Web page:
To write about a tradition is to be in a certain narrative relation to it, a relation that will vary according to whether one supports or opposes the tradition, or regards it as morally neutral. The coherence that each party finds, or fails to find, in that tradition will depend on their particular historical position. In other words, there clearly is not, nor can there be, such a thing as a universally acceptable account of a living tradition. Any representation of tradition is contestable. What shape that contestation takes, if it occurs, will be determined not only by the powers and knowledges each side deploys, but by the collective life they aspire to—or to whose survival they are quite indifferent. Moral neutrality, here as always, is no guarantee of political innocence.{28}

It’s in examining the contestable representations of critical intellectual traditions within different institutional settings that this special issue expands out from the focus on Bidayyat and the Syrian revolution. In Daniel Berndt’s account of the Arab Image Foundation, different generations of artists and archivists both maintain the archive’s continuity and enact radical archival, institutional, and epistemic shifts. The Iraqi organization Sada (2010–15), meanwhile, offered an educational space for a generation of artists that came of age in the crosshairs of the “War on Terror”; here, founder Rijin Sahakian and four of the young Iraqi artists trained by Sada—Sajjad Abbas, Ali Eyal, Sarah Munaf, and Bassim Al Shaker—look back at the dormant institution. A decade on, they reflect on the process of bringing their band of young artists back together, and the problematics that ensued when their work was translated in one of the art world’s metropolitan centers in 2022. Finally, in her account of being haunted by the voices of a colonial past never fully past, Nida Ghouse writes that even when questioning the limits of contemporary artistic forms as modes of archival recuperation in the aftermath of imperial violence, she stands in a relation of complicity with those forms. Despite the discomfort, she is still in some sense(s) constituted by their materiality. Which is to say, being part of a tradition, including a countertradition, doesn’t mean the mere inheritance of unchallenged doxa or praxis. As J. G. A. Pocock argues in a well-known essay, the forms of argumentation available to radicals, conservatives, or other ideal types in relation to a tradition necessarily involve some kind of orientation to that tradition, even in the case of a conscious attempt at iconoclasm or rupture: “There are seams, after all, in the seamless web; or it may appear so to those who receive and wear the garment.”{29}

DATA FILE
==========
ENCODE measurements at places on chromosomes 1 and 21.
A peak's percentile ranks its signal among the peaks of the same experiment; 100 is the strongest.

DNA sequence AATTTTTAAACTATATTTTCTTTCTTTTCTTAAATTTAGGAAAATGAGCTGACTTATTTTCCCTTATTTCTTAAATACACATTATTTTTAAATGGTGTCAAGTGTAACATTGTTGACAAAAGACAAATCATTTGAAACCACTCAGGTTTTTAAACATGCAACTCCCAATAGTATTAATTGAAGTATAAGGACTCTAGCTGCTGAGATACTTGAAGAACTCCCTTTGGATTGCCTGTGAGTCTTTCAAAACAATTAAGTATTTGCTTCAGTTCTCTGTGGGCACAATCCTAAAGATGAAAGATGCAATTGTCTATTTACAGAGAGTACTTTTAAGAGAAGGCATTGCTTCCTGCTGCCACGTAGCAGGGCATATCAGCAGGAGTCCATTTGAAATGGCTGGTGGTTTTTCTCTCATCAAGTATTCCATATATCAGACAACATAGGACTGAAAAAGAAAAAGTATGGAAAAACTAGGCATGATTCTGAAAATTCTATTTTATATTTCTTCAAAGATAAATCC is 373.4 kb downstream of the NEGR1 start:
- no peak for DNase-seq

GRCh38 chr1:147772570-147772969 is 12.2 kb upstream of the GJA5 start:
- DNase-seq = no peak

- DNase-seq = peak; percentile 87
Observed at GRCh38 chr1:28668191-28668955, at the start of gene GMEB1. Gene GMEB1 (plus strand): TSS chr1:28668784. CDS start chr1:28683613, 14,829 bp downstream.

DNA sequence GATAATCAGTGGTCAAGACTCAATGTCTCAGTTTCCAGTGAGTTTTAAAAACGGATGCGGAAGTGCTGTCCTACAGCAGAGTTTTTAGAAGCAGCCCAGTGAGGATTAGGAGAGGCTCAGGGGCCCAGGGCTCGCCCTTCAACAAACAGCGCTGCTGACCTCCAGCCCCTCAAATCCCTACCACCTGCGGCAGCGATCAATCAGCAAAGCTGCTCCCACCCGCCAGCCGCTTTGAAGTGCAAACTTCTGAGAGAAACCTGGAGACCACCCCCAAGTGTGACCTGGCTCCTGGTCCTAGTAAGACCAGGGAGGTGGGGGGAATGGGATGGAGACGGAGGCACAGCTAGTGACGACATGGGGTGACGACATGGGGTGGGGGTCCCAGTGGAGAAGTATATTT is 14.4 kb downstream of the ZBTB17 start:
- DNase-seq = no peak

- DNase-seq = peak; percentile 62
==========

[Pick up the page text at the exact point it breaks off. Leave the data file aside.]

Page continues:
Gently prizing apart the seams of the documentary tradition in Syria and the forms it took across narrative genres and technological media in the wake of the 2011 revolution was one of the motivations for translating and recirculating a selection of three essays published in Arabic by Sard, written by Khaldoun al-Mallah, Ahmed Amer, and Abdallah al-Khatib. Sard is an online publishing platform founded by a group of young writers during the siege of Yarmouk; we urge readers to browse the hundreds of articles available in Arabic on the Sard website.{30} The essays translated here reflect on the effects of siege on society and the psyche, which siege will tear apart. It’s a genre or perhaps method of writing that Ahmed Amer has described as al-tawthīq al-bālī, “torn document.” The essays are also a glimpse of a milieu from which a Bidayyat filmmaker, Abdallah al-Khatib, emerged. As such, they preempt any false impressions that Bidayyat was singlehandedly forming the actions, ideas, and sensibilities of the young filmmakers with whom it worked. Before Abdallah al-Khatib had attended a Bidayyat workshop, before he knew he would make it out of the siege of Yarmouk alive, he was writing, reading, posting, and exchanging with astonishing writers such as Ahmed Amer and Khaldoun al-Mallah, comedians of tragedy and the dark zones of siege, translated here for the first time.{31} Whether documenting nightmares or the vicious circles of philosophical argument, “they resemble psychic ‘X-ray’ images contrasting with the countless images we have on film depicting the external aspect of this horror.”{32} The essay by Abdallah al-Khatib was written in the midst of siege, the day after witnessing a particular scene, a scene that three years later would be included in the film he made with Bidayyat. It’s a glimpse of his intellectual formation in extremis, as well as an example of the ways that documentary practices could be transduced, how they were transformed as they traveled across media and genre while maintaining some internal coherence.